The Jewish Question


by Arno Schickedanz. Translated from the Third Reich original.

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Softcover. 44pp.

From the beginning of its existence the NSDAP has recognized and taken up the Jewish question as one of the most important in the life and for the life of the folks. The existence of such a question was for it without a doubt, for the words of Chaim Waizmann, Zionism’s leader, are valid not only for the Jews, rather also for the other folks: “England with its world-encompassing view has perhaps for reasons, which I wish to indicate, more than any other nation understood that the Jewish question strolls like a shadow across the world and can become a tremendous force for construction and a tremendous force for destruction.”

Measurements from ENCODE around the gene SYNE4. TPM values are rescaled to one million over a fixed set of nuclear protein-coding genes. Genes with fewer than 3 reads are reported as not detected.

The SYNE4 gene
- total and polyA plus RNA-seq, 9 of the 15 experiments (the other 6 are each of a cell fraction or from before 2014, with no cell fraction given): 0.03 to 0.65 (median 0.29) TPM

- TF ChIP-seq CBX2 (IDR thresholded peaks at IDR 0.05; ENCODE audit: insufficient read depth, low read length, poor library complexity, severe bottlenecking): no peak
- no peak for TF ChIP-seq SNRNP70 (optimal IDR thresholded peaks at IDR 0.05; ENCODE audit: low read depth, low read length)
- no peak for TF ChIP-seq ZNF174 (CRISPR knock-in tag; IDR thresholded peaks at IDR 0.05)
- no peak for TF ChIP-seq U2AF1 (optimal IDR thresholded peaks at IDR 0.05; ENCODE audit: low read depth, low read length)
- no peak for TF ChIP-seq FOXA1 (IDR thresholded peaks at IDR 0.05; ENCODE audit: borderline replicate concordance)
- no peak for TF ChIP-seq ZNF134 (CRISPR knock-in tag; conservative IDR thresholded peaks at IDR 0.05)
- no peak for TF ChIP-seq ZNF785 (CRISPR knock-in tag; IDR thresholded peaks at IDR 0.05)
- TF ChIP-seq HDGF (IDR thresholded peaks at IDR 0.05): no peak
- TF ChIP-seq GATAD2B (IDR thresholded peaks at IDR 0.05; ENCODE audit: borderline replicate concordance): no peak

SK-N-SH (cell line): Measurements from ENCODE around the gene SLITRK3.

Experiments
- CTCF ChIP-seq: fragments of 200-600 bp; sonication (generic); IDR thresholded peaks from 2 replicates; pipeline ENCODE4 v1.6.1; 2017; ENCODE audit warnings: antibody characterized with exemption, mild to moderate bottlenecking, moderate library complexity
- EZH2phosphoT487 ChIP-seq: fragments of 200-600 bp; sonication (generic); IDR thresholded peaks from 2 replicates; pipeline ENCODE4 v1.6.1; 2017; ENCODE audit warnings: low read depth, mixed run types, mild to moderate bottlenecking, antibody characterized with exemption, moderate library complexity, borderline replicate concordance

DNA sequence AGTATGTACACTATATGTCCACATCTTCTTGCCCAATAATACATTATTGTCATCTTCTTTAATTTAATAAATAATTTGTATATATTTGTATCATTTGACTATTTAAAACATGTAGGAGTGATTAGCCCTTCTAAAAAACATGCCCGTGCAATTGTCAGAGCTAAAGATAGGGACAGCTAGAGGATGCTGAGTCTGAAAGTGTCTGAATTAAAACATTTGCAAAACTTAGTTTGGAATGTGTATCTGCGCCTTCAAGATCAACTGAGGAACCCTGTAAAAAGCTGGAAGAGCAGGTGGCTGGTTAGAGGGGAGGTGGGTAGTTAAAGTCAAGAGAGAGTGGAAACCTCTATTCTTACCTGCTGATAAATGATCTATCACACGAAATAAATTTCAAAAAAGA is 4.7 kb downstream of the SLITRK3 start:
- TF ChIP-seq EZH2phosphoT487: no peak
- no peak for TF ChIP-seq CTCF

The NSDAP did not satisfy itself with simply adopting the individual previously taken views and opinions in this area and to declare them right or wrong. Already from its beginnings on there emerged in the ranks a number of party comrades who devoted themselves to an examination of this question so life essential for the host folks. Based on the facts and research already known from earlier, matured through the bitter knowledge of the prewar and postwar periods, they ascertained facts and connections that recorded the working of Jewry with a new, comprehensive, previously not surmised significance. Furthermore, thanks to the fortunate systemization of individual researchers, the race question, which in the liberal, equalitarian era was repressed or handled only perfunctorily, gained new impetus and from itself also demanded a new examination of the Jewish phenomenon. From four subjects: from natural science, ethnology, prehistory and history, there came now impetuses for the evaluation of Jewry on the basis of its tribal and intellectual-historical past in regard to the other, but especially to the European, folks, whereby the life behavior of Jewry itself, such as it could be observed by any unprejudiced member of the European family of folks, supplies the main stimulus.